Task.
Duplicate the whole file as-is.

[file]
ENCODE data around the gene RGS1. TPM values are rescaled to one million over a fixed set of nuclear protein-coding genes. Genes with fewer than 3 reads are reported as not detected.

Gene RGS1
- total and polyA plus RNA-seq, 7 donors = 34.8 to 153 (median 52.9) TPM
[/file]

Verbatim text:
ENCODE data around the gene RGS1. TPM values are rescaled to one million over a fixed set of nuclear protein-coding genes. Genes with fewer than 3 reads are reported as not detected.

Gene RGS1
- total and polyA plus RNA-seq, 7 donors = 34.8 to 153 (median 52.9) TPM